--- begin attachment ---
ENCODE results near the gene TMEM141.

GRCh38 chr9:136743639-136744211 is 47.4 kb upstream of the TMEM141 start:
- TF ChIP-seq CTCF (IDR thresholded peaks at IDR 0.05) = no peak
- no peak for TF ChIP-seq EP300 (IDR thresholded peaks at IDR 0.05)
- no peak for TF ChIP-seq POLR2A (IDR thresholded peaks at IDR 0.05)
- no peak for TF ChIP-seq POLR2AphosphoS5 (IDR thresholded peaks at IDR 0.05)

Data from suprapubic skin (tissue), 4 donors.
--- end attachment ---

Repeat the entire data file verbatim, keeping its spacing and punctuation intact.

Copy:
ENCODE results near the gene TMEM141.

GRCh38 chr9:136743639-136744211 is 47.4 kb upstream of the TMEM141 start:
- TF ChIP-seq CTCF (IDR thresholded peaks at IDR 0.05) = no peak
- no peak for TF ChIP-seq EP300 (IDR thresholded peaks at IDR 0.05)
- no peak for TF ChIP-seq POLR2A (IDR thresholded peaks at IDR 0.05)
- no peak for TF ChIP-seq POLR2AphosphoS5 (IDR thresholded peaks at IDR 0.05)

Data from suprapubic skin (tissue), 4 donors.